omg contractor geno falls in love with single dad hockey star sid omggggggggg
“So,” Nealer says at the bar, “let me get this straight. You’re working for Sidney Crosby?”
“So?” Geno asks, taking a sip of his beer and shrugging.
“So,” Nealer says slowly, like he’s talking to a small child, or Beau when they make him do anything involving a paintbrush, “you’re literally going to spending all your time in the house of the best hockey player in the world.”
“Not big deal,” Geno replies as loftily as possible, taking another gulp of his Black and Tan. “Is just a job.”
“Just a job,” Nealer repeats, shaking his head. “Like I believe that.”
“I am professional,” Geno says, smacking Nealer’s shoulder. “Not like bunch of idiots I work with.”
“Excuse you, you need me,” Nealer says with more than a little outrage, and proceeds to drain his glass. “And just for that, you’re buying me another drink.”
“Idiot,” Geno repeats, draining his own drink. Besides, Nealer’s just being stupid. This whole thing is just a job, like any other, and Geno’s a goddamn professional. He’ll go in, fix up the nursery, and be able to say he worked for one of the hockey greats. Easy.
Twelve hours later, Geno’s thinking he maybe over-estimated his professionalism.
“Hi Emma,” he says, waving at the baby sitting on the living room playpen. Sid offered to make coffee, leaving Geno alone with Emma. Geno’s not so unprofessional as to start playing with the baby, but he figures waving isn’t so bad.
Emma stares back, big hazel eyes wide and clear, as she shoves her fingers in her mouth. Then she grabs a stuffed penguin, clearly well loved, and starts to chew on a flipper.
“Is that your favorite toy?” Geno asks, switching to Russian, which is always better for talking to babies anyways. “You seem to love it a lot. Do you like penguins just as much as your papa?”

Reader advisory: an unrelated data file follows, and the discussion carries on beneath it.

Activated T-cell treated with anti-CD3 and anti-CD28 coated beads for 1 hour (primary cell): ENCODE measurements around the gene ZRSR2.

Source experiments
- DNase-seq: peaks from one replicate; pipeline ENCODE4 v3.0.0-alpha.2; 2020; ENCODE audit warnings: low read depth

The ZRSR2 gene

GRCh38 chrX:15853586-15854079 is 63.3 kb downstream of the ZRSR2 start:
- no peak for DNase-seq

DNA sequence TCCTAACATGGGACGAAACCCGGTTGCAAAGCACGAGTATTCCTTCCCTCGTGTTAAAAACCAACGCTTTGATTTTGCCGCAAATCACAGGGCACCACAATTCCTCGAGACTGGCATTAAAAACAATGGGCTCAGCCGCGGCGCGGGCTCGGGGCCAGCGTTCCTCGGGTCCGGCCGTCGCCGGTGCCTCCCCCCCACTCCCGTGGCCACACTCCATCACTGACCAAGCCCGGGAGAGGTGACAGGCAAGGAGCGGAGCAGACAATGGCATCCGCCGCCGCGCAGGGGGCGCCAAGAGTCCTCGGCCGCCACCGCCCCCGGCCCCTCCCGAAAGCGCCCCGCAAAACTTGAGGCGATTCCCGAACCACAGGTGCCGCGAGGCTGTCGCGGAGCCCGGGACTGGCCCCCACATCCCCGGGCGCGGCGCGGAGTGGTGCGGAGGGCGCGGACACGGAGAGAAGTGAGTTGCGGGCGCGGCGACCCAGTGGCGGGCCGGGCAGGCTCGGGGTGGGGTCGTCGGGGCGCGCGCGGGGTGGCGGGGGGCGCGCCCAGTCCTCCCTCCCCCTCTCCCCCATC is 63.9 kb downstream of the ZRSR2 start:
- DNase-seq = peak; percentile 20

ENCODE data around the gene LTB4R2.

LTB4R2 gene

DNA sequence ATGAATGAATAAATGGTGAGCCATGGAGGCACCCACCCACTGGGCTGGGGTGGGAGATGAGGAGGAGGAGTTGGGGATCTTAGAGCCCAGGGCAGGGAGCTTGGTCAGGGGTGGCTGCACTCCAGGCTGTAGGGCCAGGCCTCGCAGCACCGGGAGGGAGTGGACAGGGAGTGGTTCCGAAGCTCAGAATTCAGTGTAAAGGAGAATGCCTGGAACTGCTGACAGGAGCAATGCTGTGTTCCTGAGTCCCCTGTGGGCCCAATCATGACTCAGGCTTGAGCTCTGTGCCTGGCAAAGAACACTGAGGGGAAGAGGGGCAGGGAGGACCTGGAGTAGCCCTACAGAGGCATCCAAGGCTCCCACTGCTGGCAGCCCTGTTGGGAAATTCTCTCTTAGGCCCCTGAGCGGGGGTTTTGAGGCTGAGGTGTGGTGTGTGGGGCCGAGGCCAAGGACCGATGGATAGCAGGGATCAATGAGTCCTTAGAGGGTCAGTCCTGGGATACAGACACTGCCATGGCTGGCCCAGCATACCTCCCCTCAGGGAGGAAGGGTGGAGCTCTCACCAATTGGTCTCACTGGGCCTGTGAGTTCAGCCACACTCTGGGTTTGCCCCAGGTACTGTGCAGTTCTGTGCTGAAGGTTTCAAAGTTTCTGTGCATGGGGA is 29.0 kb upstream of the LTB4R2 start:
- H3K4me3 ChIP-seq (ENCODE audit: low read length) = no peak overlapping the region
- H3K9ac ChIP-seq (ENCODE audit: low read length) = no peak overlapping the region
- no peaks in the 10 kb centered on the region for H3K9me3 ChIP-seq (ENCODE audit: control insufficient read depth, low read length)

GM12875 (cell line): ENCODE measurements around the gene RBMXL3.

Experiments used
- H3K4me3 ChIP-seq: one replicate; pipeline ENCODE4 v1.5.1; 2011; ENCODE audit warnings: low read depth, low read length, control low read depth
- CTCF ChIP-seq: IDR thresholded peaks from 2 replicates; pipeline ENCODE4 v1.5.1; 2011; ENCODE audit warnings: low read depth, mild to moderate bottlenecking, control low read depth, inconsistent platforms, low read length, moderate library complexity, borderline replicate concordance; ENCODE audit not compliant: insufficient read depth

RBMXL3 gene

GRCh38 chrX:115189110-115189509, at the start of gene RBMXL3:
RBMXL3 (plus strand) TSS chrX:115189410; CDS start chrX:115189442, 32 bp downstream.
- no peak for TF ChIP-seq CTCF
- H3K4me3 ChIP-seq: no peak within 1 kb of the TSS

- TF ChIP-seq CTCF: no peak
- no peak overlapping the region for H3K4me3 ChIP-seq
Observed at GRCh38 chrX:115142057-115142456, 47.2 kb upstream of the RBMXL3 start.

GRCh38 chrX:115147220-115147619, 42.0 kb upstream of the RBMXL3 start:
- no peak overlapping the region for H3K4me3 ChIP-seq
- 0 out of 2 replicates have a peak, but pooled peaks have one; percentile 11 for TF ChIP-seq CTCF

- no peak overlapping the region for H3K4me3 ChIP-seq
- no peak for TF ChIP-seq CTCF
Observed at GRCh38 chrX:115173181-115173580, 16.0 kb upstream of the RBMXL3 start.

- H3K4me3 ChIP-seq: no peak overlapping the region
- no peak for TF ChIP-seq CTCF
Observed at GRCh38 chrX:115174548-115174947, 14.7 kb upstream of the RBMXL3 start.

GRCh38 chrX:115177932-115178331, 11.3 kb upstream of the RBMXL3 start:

Emma continues to gnaw on the flipper gummily, before smiling to reveal two tiny teeth. No wonder she was crying the first time Geno met her.
“Yes,” Geno says, coming a little closer to the playpen and watching her. “You like them just as much as your papa. Are they your favorite?”
After another few seconds of chewing, Emma pops the toy out of her mouth and says, very decisively, “Da.”
“Good!” Geno says. “Learning Russian already. You’ll find out it’s the best language.”
“Dada,” Emma says, flapping the penguin, and somewhere behind Geno, someone shifts enough for the floorboards to creak. Geno peers over his shoulder to find Sid, holding two mugs of coffee, staring at them both.
“Sorry,” he says, walking closer and smiling almost involuntarily at his daughter. “It seemed like you two were having a good time.”
“She very smart,” Geno says, English feeling rusty. He takes the mug Sid offers and gulps down some coffee quickly, just to make sure he doesn’t embarrass himself any further. It’s milky and sweet, just how he likes it.
“The smartest,” Sid says, smile growing even wider and crookeder. It’s a very nice smile.
Geno stands up, taking another sip of coffee. “Well,” he says quickly, “I go get to work.”
“Right,” Sid says, quickly. “Right.”
Geno heads up the stairs, aware of the thuds of his work boots on Sid’s beautiful hardwoods, the paint on his jeans and his threadbare t-shirt. It’s entirely possible he’s not as professional as he told Nealer.